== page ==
Some reflections, as we come to the end of this episode: what we see described here with these five characters in one way or another, are what I would describe as ‘spiritual seekers’. They have taken a difficult journey to get associated with John the Baptist: they've left home; they've left their families; they've left their workplace; and they've taken extended leave to go down to this encampment by the River Jordan at Bethany. No one knows quite when they're coming back. John can't predict exactly what's going to happen next. They're going to have to support themselves in terms of their daily living and their food because John didn't have any financial resources - he just lived in the wilderness all on his own. They must be seeking something. They must have an inner quest for spiritual reality and truth. I think, in these disciples who transfer their loyalty to Jesus (Andrew, Peter, John, Philip and Nathanael), we have examples of spiritual seekers. Are you one of those? I'm sure there are some people reading this who are seeking. Can I encourage you, you're looking in the right place! Just as John spoke to those around him and said, “Look the Lamb of God,” so I can say with confidence look at Jesus, hear his story. I'm telling the whole story, unashamedly. We're going through the whole account and one of the reasons I'm doing it is for those people who are seeking, who haven't yet any certainty of faith but who are fascinated by the person of Jesus. If that's you, can I say you are in the right place, at the right time and you're following in the footsteps of Andrew, Peter, John, Philip, Nathanael and many, many other people in the New Testament - some of whom we'll speak about as the story unfolds before us.

Spiritual seekers can find the truth. Just as Nathanael said, “Rabbi, you are the Son of God; you are the King of Israel,” so the Holy Spirit wants to lead you, if you are a seeker, to find the truth about Jesus and become aware that he's more than a prophet, more than a moral teacher, more than a miracle-worker, more than an interesting historical figure. He is actually the Son of God, a unique human individual who died on the cross, rose again with a miraculous resurrection, ascended to heaven and invites you and me to become his followers today just as he invited Andrew, Peter, John, Philip and Nathanael to be his followers two thousand years ago. Becoming a Christian requires a revelation about who Jesus is and that's the revelation you see described just in a few short sentences in this passage concerning these five men. Jesus knows exactly who you are and what you're like as a person. He knew Nathanael and he spoke of Nathanael before Nathanael knew him. He knew Simon, he gave him the name Peter to describe something that would be both his calling and his character - and how true it proved! These men became converts; they began to trust in Jesus, and then they became disciples. There is a difference: a convert is someone who professes faith in Jesus Christ, very clearly, and identifies themselves as a Christian - and that's really good. A disciple is someone who organises their life in order to follow Jesus, to be closely integrated in the Church and to find mentors, disciples, leaders and pastors who can help them grow. I would encourage you to do that, because what we see emerging here is a pattern that's very common throughout the New Testament, which we call the pattern of discipleship - where one person leads another, or a group, to help them become mature in their faith - and that's what we need. If that's not a reality in your life and you want to become a more committed disciple, then try and find people who can help you - go and ask them, go and seek them out.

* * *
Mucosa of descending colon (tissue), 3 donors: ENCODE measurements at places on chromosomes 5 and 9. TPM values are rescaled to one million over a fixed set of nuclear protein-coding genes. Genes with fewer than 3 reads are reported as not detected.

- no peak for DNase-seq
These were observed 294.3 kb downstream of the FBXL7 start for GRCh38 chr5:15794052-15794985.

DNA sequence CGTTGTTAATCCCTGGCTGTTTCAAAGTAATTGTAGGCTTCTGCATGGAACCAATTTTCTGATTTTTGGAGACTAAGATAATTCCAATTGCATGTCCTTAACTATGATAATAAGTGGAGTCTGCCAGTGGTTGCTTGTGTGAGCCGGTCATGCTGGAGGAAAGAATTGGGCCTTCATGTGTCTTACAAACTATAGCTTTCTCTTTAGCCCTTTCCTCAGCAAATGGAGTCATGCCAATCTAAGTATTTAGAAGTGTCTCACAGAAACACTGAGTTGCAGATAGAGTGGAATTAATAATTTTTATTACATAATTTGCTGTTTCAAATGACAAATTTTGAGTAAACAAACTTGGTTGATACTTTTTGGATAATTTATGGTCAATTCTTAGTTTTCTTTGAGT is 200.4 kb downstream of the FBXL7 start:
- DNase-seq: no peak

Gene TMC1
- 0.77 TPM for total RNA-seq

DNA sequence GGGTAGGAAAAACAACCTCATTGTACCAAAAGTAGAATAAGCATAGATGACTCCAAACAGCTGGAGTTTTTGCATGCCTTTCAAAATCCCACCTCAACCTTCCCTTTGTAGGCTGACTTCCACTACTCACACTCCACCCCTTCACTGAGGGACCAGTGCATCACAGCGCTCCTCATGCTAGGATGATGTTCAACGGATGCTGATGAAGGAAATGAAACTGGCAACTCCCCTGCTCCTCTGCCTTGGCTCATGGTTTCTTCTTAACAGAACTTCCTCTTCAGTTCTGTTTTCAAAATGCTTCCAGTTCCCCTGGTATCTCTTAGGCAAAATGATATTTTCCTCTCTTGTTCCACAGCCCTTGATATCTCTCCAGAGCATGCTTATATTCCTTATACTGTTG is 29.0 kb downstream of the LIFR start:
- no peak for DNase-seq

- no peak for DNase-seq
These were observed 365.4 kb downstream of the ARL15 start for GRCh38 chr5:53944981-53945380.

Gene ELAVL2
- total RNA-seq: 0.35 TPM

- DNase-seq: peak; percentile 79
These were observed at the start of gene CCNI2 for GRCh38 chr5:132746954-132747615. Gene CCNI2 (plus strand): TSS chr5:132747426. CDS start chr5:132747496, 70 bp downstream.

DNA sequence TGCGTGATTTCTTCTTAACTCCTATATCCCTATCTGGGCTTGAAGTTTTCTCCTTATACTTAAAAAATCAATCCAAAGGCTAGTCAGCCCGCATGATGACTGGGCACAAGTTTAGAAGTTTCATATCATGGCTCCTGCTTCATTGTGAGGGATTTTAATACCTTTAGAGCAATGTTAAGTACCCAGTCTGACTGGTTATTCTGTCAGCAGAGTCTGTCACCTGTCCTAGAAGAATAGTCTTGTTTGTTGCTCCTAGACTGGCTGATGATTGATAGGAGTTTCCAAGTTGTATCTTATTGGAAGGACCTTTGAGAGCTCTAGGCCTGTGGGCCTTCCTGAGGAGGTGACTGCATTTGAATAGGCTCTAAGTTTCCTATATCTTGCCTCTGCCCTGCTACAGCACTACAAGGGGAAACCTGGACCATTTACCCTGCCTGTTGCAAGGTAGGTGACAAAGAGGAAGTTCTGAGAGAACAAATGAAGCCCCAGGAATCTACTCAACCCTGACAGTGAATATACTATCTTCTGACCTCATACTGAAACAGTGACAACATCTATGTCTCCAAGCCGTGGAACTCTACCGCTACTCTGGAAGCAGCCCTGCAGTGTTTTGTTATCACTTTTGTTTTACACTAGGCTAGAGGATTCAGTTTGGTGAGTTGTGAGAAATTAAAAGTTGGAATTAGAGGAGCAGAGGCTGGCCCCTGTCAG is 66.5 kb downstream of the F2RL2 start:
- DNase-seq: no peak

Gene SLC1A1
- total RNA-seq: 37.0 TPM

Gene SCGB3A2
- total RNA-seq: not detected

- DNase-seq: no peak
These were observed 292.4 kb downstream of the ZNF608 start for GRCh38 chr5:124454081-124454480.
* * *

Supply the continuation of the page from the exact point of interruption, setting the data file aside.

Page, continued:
John is a wonderful example of someone who witnessed clearly about Jesus, just with that very simple statement, “Look the Lamb of God.” He said it again in this passage; he said it in the previous passage that we looked at in the last episode when the group of investigators came down from Jerusalem. You and I, if we are believers in Jesus, can signpost others - can say to them, as it were, “Look the Lamb of God.” We can say, “Look into the life of Jesus, read the Bible.” I've mentioned in a previous episode but I'll mention it again, a great thing to do is to encourage people to read the Gospels (perhaps Luke's Gospel, or John's Gospel, perhaps Mark's Gospel) all of them are good and they have a different way of communicating. John's Gospel is very popular with those who are seeking to find faith for the first time. So let's use this text to help others. If you're a spiritual seeker here today, my last word to you is you're in the right place at the right time and I'm praying that you, too, will find that Jesus is the Son of God and the King of Israel and your Saviour.

Study Questions

The following questions have been provided to facilitate discussion or further reflection. Please feel free to answer any, or all the questions. Each question has been assigned a category to help guide you.

  • Exploring Faith
    Exploring Faith
    1. The early disciples changed from following John the Baptist to putting their trust in Jesus. How did that happen? Where are you on that spiritual journey?
    2. What is the difference between a convert and a disciple?
  • Discipleship
    1. Consider how you would explain to a ‘seeker’ that Jesus is more than a good man.
  • Further Study
    Further Study
    1. Use tagging to look at Simon Peter in the Gospels and then turn to Acts 2. What made him a good leader of the Church?